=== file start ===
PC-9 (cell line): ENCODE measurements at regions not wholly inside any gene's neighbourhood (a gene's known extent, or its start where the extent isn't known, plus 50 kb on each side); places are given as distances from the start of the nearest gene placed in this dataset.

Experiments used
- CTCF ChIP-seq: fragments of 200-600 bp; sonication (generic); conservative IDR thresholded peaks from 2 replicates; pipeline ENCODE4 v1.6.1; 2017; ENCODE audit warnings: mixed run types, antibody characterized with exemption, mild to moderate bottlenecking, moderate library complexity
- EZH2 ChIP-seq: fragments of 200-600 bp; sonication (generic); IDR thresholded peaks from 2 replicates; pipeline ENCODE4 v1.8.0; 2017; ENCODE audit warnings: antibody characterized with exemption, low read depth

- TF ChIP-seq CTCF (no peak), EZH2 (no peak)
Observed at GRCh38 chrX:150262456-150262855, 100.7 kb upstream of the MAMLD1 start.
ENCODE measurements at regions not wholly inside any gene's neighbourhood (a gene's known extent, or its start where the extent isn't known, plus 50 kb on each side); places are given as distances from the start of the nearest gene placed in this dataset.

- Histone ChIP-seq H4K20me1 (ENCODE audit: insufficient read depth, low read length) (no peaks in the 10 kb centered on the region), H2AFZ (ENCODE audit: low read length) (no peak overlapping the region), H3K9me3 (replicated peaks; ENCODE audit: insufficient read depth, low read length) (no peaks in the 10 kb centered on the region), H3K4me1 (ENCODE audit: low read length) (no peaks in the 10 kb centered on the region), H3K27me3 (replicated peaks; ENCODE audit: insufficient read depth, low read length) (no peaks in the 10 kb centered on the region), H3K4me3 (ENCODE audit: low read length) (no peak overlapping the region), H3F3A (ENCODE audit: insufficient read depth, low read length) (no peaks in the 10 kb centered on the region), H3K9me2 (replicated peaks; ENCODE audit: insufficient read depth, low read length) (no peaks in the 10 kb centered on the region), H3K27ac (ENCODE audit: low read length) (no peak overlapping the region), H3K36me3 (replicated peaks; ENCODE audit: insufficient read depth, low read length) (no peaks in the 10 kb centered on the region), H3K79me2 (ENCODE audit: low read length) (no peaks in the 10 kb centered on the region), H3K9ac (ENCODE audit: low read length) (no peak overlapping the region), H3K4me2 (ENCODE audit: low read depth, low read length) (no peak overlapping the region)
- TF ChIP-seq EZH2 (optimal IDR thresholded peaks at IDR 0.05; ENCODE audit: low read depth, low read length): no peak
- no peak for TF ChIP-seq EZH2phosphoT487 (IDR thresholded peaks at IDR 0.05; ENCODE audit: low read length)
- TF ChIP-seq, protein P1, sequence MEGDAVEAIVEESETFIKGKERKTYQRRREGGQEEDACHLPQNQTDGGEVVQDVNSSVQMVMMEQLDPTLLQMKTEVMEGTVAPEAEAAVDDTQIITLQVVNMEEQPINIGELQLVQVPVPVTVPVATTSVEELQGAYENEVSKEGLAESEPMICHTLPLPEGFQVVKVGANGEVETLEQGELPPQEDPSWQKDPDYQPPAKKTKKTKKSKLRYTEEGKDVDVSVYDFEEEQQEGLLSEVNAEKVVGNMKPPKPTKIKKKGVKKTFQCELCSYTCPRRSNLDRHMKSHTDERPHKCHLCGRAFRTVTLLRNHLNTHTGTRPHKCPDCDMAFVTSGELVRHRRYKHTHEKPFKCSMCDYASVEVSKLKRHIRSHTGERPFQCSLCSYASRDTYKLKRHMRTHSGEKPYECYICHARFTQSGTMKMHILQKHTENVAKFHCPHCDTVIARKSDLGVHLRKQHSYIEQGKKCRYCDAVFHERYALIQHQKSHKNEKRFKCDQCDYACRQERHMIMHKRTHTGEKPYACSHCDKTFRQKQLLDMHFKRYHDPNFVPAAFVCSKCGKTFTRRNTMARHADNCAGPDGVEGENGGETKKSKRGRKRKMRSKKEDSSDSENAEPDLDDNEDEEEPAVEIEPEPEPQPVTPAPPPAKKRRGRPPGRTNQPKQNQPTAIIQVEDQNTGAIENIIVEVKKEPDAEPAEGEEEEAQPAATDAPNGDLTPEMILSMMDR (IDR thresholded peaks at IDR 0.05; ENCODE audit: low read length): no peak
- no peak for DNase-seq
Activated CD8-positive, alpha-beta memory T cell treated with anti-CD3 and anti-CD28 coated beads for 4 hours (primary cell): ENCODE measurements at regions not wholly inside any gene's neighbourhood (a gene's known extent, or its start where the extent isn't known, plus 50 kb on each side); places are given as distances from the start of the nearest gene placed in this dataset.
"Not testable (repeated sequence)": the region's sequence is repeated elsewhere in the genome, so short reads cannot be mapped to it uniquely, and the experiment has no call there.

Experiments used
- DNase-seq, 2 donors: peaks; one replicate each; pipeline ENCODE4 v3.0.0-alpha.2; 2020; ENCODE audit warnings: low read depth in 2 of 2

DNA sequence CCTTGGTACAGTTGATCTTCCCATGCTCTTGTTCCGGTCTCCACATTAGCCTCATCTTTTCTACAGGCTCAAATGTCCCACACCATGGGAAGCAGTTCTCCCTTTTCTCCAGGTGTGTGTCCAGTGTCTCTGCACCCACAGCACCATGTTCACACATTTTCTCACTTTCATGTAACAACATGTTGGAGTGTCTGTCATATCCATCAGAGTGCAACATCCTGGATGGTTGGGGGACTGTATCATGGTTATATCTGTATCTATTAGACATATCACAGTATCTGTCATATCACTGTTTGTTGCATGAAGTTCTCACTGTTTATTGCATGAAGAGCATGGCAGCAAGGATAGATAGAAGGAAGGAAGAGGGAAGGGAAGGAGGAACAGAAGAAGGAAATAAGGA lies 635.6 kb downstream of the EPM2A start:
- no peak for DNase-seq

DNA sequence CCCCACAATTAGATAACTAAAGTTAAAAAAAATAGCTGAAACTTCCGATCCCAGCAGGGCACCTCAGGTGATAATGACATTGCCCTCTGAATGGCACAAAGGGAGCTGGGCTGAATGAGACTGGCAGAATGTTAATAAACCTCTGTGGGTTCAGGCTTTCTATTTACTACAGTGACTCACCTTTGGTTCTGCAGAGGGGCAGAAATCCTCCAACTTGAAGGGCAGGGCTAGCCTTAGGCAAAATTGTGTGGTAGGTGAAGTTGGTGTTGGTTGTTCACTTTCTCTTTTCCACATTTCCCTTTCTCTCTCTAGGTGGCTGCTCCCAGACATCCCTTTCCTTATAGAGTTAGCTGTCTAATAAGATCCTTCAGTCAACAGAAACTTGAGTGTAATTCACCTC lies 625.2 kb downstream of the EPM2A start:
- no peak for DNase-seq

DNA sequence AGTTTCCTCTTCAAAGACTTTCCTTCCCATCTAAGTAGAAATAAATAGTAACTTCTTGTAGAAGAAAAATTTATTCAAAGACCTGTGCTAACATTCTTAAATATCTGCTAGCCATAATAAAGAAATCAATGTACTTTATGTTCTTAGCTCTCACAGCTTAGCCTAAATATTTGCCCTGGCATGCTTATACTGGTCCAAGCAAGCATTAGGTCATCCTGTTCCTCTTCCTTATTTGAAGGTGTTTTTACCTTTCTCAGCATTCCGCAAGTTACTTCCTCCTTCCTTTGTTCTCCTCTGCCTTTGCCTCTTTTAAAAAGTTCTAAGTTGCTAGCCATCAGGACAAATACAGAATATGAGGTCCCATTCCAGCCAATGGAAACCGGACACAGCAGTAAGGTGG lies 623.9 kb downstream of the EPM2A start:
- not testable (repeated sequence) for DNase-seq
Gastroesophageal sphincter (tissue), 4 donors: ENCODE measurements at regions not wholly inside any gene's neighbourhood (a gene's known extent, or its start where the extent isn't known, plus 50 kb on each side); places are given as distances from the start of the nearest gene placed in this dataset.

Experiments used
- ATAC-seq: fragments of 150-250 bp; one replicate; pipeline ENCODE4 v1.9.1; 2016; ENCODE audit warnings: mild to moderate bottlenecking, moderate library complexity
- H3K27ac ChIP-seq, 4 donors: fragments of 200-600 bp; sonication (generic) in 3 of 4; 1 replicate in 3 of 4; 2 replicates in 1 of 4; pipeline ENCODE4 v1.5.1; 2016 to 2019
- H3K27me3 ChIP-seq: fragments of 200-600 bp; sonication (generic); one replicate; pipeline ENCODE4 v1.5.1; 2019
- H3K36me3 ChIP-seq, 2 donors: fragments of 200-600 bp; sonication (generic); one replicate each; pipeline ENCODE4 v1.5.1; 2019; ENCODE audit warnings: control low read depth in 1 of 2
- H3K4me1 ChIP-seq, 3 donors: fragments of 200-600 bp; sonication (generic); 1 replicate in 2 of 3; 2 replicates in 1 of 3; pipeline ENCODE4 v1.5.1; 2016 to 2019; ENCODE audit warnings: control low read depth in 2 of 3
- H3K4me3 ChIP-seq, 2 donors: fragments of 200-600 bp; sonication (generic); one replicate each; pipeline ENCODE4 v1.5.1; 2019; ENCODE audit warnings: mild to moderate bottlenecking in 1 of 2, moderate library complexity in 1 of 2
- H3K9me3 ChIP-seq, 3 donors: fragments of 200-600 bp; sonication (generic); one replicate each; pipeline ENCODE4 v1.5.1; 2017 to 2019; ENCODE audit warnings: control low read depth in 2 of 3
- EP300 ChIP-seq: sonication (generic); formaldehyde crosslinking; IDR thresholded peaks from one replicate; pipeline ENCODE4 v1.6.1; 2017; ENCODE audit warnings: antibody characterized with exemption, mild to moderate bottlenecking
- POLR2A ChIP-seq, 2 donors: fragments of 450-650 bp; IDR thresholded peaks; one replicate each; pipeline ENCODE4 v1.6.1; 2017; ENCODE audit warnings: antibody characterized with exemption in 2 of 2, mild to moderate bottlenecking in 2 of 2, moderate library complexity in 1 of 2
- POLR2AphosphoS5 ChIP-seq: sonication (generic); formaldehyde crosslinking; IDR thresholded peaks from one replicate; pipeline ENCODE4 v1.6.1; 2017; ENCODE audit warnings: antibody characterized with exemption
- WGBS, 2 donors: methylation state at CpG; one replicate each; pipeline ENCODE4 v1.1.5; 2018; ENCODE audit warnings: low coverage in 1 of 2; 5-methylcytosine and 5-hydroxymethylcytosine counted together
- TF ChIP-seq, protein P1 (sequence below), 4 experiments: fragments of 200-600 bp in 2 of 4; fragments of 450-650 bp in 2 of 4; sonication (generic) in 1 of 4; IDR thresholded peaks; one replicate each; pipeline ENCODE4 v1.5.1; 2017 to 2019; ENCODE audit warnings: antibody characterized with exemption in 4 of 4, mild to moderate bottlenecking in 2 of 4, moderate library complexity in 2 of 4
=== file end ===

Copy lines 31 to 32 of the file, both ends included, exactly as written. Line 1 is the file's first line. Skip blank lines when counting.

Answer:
- H3K9me3 ChIP-seq, 3 donors: fragments of 200-600 bp; sonication (generic); one replicate each; pipeline ENCODE4 v1.5.1; 2017 to 2019; ENCODE audit warnings: control low read depth in 2 of 3
- EP300 ChIP-seq: sonication (generic); formaldehyde crosslinking; IDR thresholded peaks from one replicate; pipeline ENCODE4 v1.6.1; 2017; ENCODE audit warnings: antibody characterized with exemption, mild to moderate bottlenecking